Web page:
One Nation preferences will be determined on a seat-by-seat basis, largely based on the incumbents’ voting record on the recent and controversial “late term abortion Bill”, Game says.

However, she says the party will also consider preferencing against MPs accused of misusing the country members entitlement – despite the fact that that would include many members who were staunch opponents of the Termination of Pregnancy Bill.

Game says the party expects to run strongly in marginals such as Newland and King [Liberal] and Mawson [Labor], saying the incumbents “have to be potentially concerned”.

“I think we’ve got a very strong candidate in Narungga, and in Finniss,” she says.

The latter candidate, Carlos Quaremba, says he’s “been following One Nation for a while [as] the party that most aligns with what I believe in”.

Finniss hopeful Carlos Quaremba. Photo: Tony Lewis / InDaily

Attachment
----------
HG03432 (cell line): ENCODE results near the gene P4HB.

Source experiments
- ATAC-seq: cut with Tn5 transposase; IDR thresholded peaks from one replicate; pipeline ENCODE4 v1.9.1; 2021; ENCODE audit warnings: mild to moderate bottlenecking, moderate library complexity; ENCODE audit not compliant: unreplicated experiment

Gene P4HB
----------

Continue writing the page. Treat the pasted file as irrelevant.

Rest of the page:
“I’ve been disappointed with what’s happened in our area in Finniss – a lot of big ticket items have been thrown out there that don’t do anything for what’s required at the moment,” he says, referencing the recently-completed Granite Island Causeway.

“I’m a builder by trade, and when you go over budget by 30 or 40 per cent and call that a win – it’s not a good thing,” he says.

“I woke up one morning and decided, enough’s enough – somebody’s got to stand up and say something.”

The political Right will boast something of a resurgence at the state poll, with the Nationals emerging from their recent near-death experience to last week announce their own election line-up, led by prominent former Port Adelaide Enfield mayor Gary Johansen, who has previously run as an independent and under Nick Xenophon’s SA Best banner.